The ceremony recognized 41 officers from across the state. The 635-hour training program includes thirteen written examinations. The officers continue their training with the offices and departments they go on to serve.
“It was truly an amazing experience to be able to address officers who, for the most part, are just beginning their careers in law enforcement,” McCarthy said. “I am used to talking to students who are working toward that goal, so it was a nice change to be able to talk to those who have achieved their goal of being a law enforcement officer and are going out to serve their communities.”
Two Northeast alumni were among the graduates. McCarthy’s son, Eric, Stanton, received his associate of arts (AA) degree in criminal justice with law enforcement concentration in 2015 and is currently serving with the Columbus Police Department. Cash Campbell, Ashland, graduated from Northeast in 2015 with an AA degree in criminal justice with law enforcement concentration and currently serves with the O’Neill Police Department.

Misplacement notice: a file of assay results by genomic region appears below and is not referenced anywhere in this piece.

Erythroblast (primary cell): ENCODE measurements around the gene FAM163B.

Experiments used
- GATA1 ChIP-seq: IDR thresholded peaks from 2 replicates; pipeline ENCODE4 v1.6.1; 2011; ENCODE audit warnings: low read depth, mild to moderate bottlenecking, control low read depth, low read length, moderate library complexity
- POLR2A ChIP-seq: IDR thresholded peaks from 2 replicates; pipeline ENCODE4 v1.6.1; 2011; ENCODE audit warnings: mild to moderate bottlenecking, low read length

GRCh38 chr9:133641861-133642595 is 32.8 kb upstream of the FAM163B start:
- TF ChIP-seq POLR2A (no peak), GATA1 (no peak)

At the ceremony, McCarthy emphasized the need for new officers to be aware of their role within the larger community.
“People will look at them differently, regard them differently, and that is a huge responsibility. The public expects them to be experts when they are still learning their craft. They are very privileged to be law enforcement officers, but they are never to act as if they are privileged.”
McCarthy is a graduate of the Nebraska Law Enforcement Training Center’s 100th Basic Training Class.
The associate of arts degree in criminal justice at Northeast Community College gives students knowledge to apply their education directly on the job or to continue study toward a four-year degree. The program offers two interdisciplinary concentrations, corrections and law enforcement.
PHOTO ID: Matthew McCarthy (left), and Eric McCarthy. (Courtesy Northeast Community College)